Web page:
Week 7X + Y

This is a preview of Parallel. You have to login or create an account, to be able to answer questions and submit answers.

Noun: Parallelogram Pronunciation: /ˌparəˈlɛləɡram/

  1. a portmanteaux word combining parallel and telegram. A message sent each week by the Parallel Project to bright young mathematicians.
  • Tackle each Parallelogram in one go. Don’t get distracted.
  • Finish by midnight on Sunday if your whole class is doing parallelograms.
  • Your score & answer sheet will appear immediately after you hit SUBMIT.
  • Don’t worry if you score less than 50%, because it means you will learn something new when you check the solutions.

1. x + y

“x + y” is a great film about a British teenager, Nathan Ellis, who represents the UK at the International Mathematical Olympiad, and faces challenges that go beyond the universe of numbers. Take a look at this clip, in which Nathan is at a maths training camp and is asked to solve a tricky problem about playing cards. See if you can follow any of Nathan’s answer. His approach is not at all obvious.

The video explains the that rules are to put playing cards in a row, some face up and some face down and “a move consists of turning a face down card face up, and turning over the card immediately to the right.” And let’s say that, as Nathan suggests, face down = 1 and face up = 0. Let’s look at some arrangements involving just 5 cards.

1 mark

1.1. What is minimum number of moves needed to make this series of cards all become face up: (0 0 0 1 1)

Correct Solution: 1

If you turn over the 1 on the left, then you will also turn over the card on the right – one move.

1 mark

1.2. What is minimum number of moves needed to make this series of cards all become face up: (0 0 0 1 0)

Correct Solution: 2

You could try (0 0 0 1 0) → (0 0 0 0 1) → (0 0 0 0 0).

Or (0 0 0 1 0) → (0 0 0 1 1) → (0 0 0 0 0).

2 marks

1.3. What is minimum number of moves needed to make this series of cards all become face up: (1 1 0 1 1)

Correct Solution: 2

(1 1 0 1 1) → (0 0 0 1 1) → (0 0 0 0 0) or

(1 1 0 1 1 ) → (1 1 0 0 0) → (0 0 0 0 0).

2. Solve this sum

This puzzle was tweeted by maths education specialist Drew Foster (@drewfoster0 on Twitter).

2 marks

2.1. What number is represented by the white circle? If you are stuck then hit the hint. You will lose one mark for (2.1), but you will have a better chance of gaining marks on (2.2) and (2.3).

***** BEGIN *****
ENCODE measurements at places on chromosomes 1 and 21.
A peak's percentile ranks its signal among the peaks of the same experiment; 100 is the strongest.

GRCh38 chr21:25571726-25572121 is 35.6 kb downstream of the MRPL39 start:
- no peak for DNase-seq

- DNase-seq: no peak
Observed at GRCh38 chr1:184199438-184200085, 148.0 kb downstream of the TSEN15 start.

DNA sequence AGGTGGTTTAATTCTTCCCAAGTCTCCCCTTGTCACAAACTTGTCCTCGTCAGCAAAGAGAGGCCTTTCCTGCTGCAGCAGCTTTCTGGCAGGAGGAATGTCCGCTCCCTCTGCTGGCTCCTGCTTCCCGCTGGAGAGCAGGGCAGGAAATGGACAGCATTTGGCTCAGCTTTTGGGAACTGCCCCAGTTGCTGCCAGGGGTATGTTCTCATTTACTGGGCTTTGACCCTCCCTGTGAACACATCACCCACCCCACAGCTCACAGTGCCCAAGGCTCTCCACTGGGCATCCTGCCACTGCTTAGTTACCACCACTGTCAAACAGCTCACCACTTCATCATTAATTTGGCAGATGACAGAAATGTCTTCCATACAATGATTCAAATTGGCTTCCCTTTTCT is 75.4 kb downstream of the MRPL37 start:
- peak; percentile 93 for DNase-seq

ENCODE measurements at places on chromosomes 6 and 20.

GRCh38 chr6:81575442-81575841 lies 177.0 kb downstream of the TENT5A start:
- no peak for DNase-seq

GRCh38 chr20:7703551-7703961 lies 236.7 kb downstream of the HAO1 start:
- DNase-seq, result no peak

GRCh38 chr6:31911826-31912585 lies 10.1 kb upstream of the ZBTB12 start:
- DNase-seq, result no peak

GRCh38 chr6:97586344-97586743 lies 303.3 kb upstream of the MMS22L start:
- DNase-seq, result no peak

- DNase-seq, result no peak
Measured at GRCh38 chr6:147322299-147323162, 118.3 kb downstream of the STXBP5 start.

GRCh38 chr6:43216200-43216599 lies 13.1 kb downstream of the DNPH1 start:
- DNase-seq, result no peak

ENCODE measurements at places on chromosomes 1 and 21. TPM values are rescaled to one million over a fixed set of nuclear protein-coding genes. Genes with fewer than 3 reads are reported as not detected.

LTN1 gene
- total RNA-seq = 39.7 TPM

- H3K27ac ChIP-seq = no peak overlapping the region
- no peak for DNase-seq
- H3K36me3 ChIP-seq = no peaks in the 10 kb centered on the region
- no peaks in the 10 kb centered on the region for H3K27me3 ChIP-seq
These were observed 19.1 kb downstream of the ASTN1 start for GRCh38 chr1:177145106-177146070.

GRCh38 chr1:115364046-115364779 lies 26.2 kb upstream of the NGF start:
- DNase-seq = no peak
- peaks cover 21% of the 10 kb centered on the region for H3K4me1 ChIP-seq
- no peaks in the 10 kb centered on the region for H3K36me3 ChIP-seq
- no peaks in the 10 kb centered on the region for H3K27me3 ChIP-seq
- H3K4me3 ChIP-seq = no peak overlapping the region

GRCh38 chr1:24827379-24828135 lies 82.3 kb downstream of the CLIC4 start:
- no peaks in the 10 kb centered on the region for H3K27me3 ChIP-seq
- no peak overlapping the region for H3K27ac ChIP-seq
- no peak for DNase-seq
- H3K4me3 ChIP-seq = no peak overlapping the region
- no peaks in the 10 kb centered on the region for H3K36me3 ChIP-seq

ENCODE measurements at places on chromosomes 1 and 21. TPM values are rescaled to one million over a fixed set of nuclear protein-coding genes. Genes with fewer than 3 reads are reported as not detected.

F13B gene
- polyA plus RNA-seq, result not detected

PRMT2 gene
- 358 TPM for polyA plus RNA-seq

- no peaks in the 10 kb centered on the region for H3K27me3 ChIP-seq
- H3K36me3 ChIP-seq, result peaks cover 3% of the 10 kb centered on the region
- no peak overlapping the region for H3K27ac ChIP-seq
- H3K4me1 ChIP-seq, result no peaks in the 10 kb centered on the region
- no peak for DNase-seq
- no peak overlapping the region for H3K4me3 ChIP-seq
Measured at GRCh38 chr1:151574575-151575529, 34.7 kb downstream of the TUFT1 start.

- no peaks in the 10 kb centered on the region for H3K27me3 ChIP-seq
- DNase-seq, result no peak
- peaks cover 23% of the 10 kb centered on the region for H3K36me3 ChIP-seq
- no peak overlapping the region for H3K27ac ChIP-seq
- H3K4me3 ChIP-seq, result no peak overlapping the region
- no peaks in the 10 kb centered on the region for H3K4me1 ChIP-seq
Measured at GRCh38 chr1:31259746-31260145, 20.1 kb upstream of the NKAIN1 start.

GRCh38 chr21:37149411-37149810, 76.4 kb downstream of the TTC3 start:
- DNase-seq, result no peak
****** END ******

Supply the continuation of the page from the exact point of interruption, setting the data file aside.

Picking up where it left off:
Correct Solution: 5

Show Hint (–1 mark)
–1 mark

From the column on the right, we know that 3 white circles add up to something that ends with a white circle. A bit of trial error reveals that the only solution is (5 + 5 + 5) = 15. So, in fact, that gives you the answer, but you will still need to think about the value of the red and blue circles.

So, just enter 5 in the box above and you have earned 1 mark (i.e., 2 original marks – 1 hint mark) for very little effort. I am feeling very kind this week. Now get to work on questions 2.2 and 2.3

1 mark

2.2. What number is represented by the red circle?

Correct Solution: 8

1 mark

2.3. What number is represented by the blue circle?

Correct Solution: 1

3. Intermediate Maths Challenge Problem

2 marks

3.1 When I glanced at my car milometer it showed 24942, a palindromic number. Two days later, I noticed that it showed the next palindromic number.

How many miles did my car travel in those two days?

  • 100
  • 110
  • 200
  • 220
  • 1010

The only 5-digit palindromic number that begins 249 is 24942, so the next palindromic must be greater than 24999.

The only 5-digit palindromic number beginning 250 is 25052, so this is the next palindromic number after 24942.

We have that 25052 - 24942 = 110, and so the answer is 110.

1 mark

3.2 How many more miles must you drive to reach the next palindromic number?

Correct Solution: 100 miles

Before you hit the SUBMIT button, here are some quick reminders:

  • You will receive your score immediately, and collect your reward points.
  • You might earn a new badge... if not, then maybe next week.
  • Make sure you go through the solution sheet – it is massively important.
  • A score of less than 50% is ok – it means you can learn lots from your mistakes.
  • The next Parallelogram is next week, at 3pm on Thursday.
  • Finally, if you missed any earlier Parallelograms, make sure you go back and complete them. You can still earn reward points and badges by completing missed Parallelogams.

Cheerio, Simon.